Also, I think the main question here is how can the average (this is a key word, i'll repeat it: average) American developer "compete" with their overseas counterpart - i.e. not lose their job.

Whether or not that programmer has been given good specifications or not, it seems, is not the issue. It's whether or not Americans can compete on cost.

www.MarkTAW.com
Tuesday, November 18, 2003

Vince,

A project can do great with NO project managers and NO specification.

However, what can a good developer do against BAD program managers and BAD specifications.

The developer is bound by the project manager and the specification.

What great software did Joel produce at Juno?

Ged Byrne
Tuesday, November 18, 2003

http://www.joelonsoftware.com/articles/fog0000000072.html

Ged Byrne
Tuesday, November 18, 2003

Yeah, reference the scripture, Ged.  That'll shut him up.

There is only one true Joel!
Tuesday, November 18, 2003

Mark the bits you don't understand and I'll try to explain them to you:

"A public forum for open discussion of topics raised on Joel
on Software."

Ged Byrne
Tuesday, November 18, 2003

Average american developers can't compete with top indian developers. There's no way around that.

Top notch developers are guys who can envision, build and market a winning and beloved application from scratch.

Developers who aren't top notch are doomed. If you aren't a top guy, just like if you aren't a major league baseball player, then you are not goingc to make a career of it in the long term. Sorry. The competition is too agile here. You're doomed and that's all there is to it.

The question is whether or not top notch western developers can compete with top notch indian developers with identical abilities who are willing to work for peanuts.

i say the answer is maybe.

King David
Tuesday, November 18, 2003

> Average american developers can't compete with top indian developers. There's no way around that. <

I'll agree with that. Conversely, can the average Indian developer compete with top notch American developers?

So the original post looking for a magic bullet to solve the American developer's problems - a super methodology that couldn't be copied overseas - unrealistic.

I'm not sure your baseball analogy holds though, pro ball is a very specific thing, and by definition there are a limited number of seats available. Baseball also doesn't suffer from much overseas competition, and the imported players don't necessarily earn any less than the equivelant American ball players.

There will continue to be American programming jobs just as there are jobs for NY drivers in a sea of Pakistani cab drivers.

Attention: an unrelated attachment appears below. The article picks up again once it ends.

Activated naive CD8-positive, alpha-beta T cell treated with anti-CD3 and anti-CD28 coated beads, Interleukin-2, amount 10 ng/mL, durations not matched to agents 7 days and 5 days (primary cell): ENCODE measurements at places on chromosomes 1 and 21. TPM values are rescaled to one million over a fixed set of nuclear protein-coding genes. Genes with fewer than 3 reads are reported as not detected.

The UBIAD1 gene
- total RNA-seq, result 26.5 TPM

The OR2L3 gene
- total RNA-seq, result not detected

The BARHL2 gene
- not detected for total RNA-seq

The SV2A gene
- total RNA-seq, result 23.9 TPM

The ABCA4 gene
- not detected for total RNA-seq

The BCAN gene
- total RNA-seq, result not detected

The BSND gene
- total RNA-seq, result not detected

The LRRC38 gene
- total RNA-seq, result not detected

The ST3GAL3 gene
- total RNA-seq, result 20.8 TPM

www.MarkTAW.com
Tuesday, November 18, 2003

The comparison I wanted to make was that in pro sports, only the top guys have a chance to make a living at it.

King David
Tuesday, November 18, 2003

And I'd say that although a average indian developer can't produce better results than a top notch american developer (remove country of origin labels and the statement is still valid), that won't stop some companies from trying and the result will be low quality products and failed projects. The reason for all this is because there is such a huge difference between average and top notch in the field of development.

King David
Tuesday, November 18, 2003

"1. Any improvements to methodology that could decrease costs to American developers would likely be adopted overseas, nullifying that innovation."

Not necessarily.  If the improvement requires discipline, up-front expense, or skill and experience, many will be unwilling or unable to follow it, especially if it means changing the way things have always been done. For example, some companies don't even use version control, and do no code reviews whatesoever.  Still, these obstacles will mean many American companies also won't adopt the new methodology.

--
Tuesday, November 18, 2003

Extreme Programming, if you're following it to the letter, involves having the entire team in one room and having a full-time on-site customer.

Customers tend not to want to send people off-site for extended periods of time, since the type of people who act as the customer representative on an XP team generally also have other work to do.

Generally this means that the team can't even be in a different part of the same state than their customer, much less on the other side of the planet.  Being located in the same city is best.

One good end result is that this type of work encourages the growth of dynamic local software industries everywhere, not just in a few concentrated areas.

Chris Hanson
Wednesday, November 19, 2003

i realy want the solution for this issue.

How to make the softwares faster?

is it..

change in developers to top notch.
change in methodology/ tools
change in attitude of the developers
or some thing else?

dky
Wednesday, June 02, 2004